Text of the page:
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The Movement in Lalgarh

Over the past few years, the West Bengal government and its law enforcement agencies used repression against the tribals in Lalgarh on the pretext of acting against the Maoists. This resulted in a genuine resistance movement since November 2008, which has reacted not only to state repression, but had also taken matters of livelihood and development into their own hands. Members of a fact finding team who visited Lalgarh in April 2009, before the centre and state government commenced military operations in the area, bring out the sequence of events that has led to the current situation.

COMMENTARY

The Movement in Lalgarh

Manika Bora, Budhaditya Das

say, are hand-in-glove with the ruling party in West Bengal. The intolerance of the CPI(M) and the bias of the police is palpable from the stories of the people. Pashu Pant of Kantapahari village recounted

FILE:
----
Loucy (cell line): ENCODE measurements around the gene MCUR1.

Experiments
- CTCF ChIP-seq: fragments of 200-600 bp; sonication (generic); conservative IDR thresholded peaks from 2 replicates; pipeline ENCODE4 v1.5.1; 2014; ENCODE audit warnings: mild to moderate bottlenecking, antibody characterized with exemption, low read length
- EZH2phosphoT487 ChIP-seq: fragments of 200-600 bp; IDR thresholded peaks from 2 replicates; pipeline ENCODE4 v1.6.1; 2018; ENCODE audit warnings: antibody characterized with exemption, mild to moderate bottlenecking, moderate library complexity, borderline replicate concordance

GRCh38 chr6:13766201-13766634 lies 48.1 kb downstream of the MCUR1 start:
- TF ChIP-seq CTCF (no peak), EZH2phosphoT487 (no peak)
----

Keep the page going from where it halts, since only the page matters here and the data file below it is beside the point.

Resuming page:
Over the past few years, the West Bengal government and its law enforcement agencies used repression against the tribals in Lalgarh on the pretext of acting against the Maoists. This resulted in a genuine resistance movement since November 2008, which has reacted not only to state repression, but had also taken matters of livelihood and development into their own hands. Members of a fact finding team who visited Lalgarh in April 2009, before the centre and state government commenced military operations in the area, bring out the sequence of events that has led to the current situation.

(This article was written before the central government police action in Lalgarh.) The authors were members of an All India Fact Finding Team which visited Lalgarh on 10 and 11 April 2009. They acknowledge the insights and contributions of other team members: Amit Bhaduri, Madhu Bhaduri, Gautam Navlakha, Colin Gonsalves, Aseem Shrivastava, Vidya Das, Kaustav and Sudipta, as well as the Lalgarh Andolan Sanhati Manch and SEZ Birodhi Prachar Manch in Kolkata. The views expressed and errors, if any, are their own.